This was the first real research project I had ever participated in, so it was pretty intimidating in the beginning. However, as time went on I learned new techniques and began to understand the project and why it was important and that got me really excited to be doing research. The part that surprised me the most is how things that are so small like miRNA can play such a huge part in disease and keeping us healthy. Along the way I had to learn new techniques like how to extract the miRNA’s and how to determine how much was being expressed. In the end the results were a little surprising. Yes, we saw higher levels of miR-712 expressed in asthmatic females that had been exposed to ozone, but we also saw even higher levels of it in asthmatic males that had been exposed to ozone. This may have been due to the fact that male mice typically react quicker to the asthma model we used and that it may take females longer to actually “develop” asthma. I think in the future this model may need to be changed a little bit, but that is all a part of doing research.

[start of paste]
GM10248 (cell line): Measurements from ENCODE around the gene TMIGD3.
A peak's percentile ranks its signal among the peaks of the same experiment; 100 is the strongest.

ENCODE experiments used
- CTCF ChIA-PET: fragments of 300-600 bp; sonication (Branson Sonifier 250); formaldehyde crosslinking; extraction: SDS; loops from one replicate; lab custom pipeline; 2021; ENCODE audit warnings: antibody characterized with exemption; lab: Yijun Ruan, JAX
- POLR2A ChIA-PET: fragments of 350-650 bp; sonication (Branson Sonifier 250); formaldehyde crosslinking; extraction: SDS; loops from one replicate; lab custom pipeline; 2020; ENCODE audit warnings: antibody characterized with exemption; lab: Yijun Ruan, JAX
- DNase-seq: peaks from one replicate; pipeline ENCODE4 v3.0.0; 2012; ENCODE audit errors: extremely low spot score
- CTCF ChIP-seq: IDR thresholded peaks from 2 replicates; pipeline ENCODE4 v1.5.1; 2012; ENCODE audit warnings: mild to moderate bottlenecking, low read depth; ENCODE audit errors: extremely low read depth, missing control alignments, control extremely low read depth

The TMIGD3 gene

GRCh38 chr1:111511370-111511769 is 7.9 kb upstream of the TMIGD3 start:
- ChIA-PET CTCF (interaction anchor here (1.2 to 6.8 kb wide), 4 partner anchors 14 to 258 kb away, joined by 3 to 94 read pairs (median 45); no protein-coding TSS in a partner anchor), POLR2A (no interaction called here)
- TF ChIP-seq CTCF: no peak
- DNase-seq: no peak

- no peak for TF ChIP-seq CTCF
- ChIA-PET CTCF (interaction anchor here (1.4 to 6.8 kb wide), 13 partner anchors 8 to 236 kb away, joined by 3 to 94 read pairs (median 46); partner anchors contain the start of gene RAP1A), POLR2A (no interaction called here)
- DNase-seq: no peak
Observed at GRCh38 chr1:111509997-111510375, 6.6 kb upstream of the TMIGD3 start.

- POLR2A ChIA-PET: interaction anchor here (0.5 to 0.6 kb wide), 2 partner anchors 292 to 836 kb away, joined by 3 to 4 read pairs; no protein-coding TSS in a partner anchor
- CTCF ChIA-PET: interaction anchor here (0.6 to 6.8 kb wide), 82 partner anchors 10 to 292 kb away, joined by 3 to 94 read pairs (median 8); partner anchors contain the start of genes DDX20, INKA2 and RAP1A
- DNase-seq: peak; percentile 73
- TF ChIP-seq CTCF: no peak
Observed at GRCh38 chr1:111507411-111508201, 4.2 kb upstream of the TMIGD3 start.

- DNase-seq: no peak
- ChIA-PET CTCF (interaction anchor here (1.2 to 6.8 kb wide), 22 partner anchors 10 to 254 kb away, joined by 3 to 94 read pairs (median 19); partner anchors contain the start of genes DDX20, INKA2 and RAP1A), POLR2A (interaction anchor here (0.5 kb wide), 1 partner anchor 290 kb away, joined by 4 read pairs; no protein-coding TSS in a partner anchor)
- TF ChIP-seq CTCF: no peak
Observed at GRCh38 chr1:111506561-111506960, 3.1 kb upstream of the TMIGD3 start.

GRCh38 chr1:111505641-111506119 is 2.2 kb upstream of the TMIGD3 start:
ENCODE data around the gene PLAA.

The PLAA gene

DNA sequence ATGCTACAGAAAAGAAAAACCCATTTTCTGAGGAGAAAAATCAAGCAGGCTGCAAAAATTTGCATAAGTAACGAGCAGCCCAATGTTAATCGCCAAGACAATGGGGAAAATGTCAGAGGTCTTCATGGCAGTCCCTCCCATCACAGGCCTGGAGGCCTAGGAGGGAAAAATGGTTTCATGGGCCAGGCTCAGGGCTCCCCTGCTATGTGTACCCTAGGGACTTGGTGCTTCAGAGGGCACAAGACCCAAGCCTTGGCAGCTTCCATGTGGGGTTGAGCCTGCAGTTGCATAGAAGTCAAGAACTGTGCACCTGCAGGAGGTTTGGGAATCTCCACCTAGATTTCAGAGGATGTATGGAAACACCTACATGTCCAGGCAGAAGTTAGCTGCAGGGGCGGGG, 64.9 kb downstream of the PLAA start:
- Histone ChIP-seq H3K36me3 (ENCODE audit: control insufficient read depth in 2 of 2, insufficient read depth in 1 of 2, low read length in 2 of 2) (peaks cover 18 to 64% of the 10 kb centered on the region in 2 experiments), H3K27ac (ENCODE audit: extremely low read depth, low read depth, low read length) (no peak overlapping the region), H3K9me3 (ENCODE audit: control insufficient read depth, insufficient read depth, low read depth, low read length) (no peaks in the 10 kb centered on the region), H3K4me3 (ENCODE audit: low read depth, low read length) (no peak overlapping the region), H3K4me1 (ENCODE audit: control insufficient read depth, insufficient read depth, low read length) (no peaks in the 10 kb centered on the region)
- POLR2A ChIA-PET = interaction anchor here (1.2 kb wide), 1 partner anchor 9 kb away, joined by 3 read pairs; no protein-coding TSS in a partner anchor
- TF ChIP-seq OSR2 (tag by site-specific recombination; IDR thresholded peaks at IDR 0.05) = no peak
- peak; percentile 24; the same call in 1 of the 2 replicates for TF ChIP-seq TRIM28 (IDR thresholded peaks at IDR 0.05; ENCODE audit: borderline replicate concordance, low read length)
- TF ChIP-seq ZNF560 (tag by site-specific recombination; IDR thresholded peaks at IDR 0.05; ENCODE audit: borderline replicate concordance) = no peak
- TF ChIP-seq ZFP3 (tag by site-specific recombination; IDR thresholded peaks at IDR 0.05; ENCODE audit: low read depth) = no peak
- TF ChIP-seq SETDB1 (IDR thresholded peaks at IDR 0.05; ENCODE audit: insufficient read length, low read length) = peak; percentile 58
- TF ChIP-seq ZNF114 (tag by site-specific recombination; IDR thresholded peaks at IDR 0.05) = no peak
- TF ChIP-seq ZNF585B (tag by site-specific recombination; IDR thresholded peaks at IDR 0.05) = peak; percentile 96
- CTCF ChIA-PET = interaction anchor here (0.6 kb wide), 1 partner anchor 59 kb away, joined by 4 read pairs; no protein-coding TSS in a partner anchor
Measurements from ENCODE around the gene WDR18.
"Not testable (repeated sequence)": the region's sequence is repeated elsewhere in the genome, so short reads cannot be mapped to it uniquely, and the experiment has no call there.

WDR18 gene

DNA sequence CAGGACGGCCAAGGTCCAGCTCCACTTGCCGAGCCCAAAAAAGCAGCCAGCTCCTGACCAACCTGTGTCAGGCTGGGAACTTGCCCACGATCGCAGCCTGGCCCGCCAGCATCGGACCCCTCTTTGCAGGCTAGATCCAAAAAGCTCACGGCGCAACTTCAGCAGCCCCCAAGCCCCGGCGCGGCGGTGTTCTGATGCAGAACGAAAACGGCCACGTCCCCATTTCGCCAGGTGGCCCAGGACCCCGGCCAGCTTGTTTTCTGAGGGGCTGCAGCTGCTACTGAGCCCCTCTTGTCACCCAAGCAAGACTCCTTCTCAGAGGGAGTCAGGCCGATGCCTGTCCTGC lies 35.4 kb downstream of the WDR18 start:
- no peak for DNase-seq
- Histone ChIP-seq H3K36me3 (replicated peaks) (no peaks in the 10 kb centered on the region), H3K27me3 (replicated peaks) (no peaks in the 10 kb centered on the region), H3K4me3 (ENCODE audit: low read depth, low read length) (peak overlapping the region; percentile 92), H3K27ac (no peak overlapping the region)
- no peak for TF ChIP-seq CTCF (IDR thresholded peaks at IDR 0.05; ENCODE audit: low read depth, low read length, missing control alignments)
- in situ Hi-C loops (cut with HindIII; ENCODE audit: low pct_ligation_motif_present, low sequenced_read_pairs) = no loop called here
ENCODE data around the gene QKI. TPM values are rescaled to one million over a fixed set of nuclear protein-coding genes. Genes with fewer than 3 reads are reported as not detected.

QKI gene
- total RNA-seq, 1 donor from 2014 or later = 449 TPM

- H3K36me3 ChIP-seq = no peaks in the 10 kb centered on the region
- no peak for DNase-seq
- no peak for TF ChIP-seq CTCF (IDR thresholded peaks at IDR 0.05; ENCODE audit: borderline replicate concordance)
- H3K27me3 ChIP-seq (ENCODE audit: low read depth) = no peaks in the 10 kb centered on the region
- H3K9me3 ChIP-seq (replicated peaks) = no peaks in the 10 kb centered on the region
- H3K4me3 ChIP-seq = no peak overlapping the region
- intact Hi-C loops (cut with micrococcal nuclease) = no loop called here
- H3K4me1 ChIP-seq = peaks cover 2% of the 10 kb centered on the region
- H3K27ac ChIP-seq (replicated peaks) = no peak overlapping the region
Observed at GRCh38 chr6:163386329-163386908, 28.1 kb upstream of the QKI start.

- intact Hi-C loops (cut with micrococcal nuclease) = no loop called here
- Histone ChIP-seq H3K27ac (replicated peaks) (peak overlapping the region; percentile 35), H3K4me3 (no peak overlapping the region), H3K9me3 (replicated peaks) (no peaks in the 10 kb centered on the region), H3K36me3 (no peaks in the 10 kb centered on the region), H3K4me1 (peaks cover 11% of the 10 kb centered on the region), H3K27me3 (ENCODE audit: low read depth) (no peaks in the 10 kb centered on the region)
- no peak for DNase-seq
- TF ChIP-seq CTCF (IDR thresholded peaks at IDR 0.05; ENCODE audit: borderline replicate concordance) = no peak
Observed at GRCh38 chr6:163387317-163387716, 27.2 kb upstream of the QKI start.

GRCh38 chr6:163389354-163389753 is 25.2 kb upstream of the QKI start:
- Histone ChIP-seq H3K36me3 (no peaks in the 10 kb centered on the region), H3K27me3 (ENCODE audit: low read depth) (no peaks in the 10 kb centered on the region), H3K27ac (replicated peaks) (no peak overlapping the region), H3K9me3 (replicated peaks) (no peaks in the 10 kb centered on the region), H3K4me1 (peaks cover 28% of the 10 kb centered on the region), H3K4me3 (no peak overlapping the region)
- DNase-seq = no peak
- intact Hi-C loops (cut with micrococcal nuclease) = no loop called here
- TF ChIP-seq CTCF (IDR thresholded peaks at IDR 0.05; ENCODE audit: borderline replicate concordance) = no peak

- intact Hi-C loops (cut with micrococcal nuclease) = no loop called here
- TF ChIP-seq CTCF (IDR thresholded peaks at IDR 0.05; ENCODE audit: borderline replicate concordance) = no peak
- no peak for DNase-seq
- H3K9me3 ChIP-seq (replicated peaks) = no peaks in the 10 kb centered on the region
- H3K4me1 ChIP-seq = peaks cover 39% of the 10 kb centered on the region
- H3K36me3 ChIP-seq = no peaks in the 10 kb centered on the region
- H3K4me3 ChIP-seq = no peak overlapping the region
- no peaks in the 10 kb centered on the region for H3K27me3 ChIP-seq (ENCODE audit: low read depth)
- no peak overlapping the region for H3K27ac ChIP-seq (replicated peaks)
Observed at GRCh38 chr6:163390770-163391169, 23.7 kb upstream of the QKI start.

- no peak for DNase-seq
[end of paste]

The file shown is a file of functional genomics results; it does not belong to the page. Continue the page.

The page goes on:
Life of a Scientist

I found day-to-day life in the lab to be very exciting. There was always something to be doing and it was nice to know that everything you were doing in a day was for a purpose. One thing that surprised me was how long some procedures can actually take. Procedures I would read about in textbooks always seemed like they were quick and then you have your results, but there is actually a lot of hours that go into some procedures. The worst part was exposing the mice to ozone, because it was a three-hour long exposure and it would get pretty boring. The absolute best part was getting to work with my research team. Every single one of them was so helpful and knowledgeable and I am so grateful for them.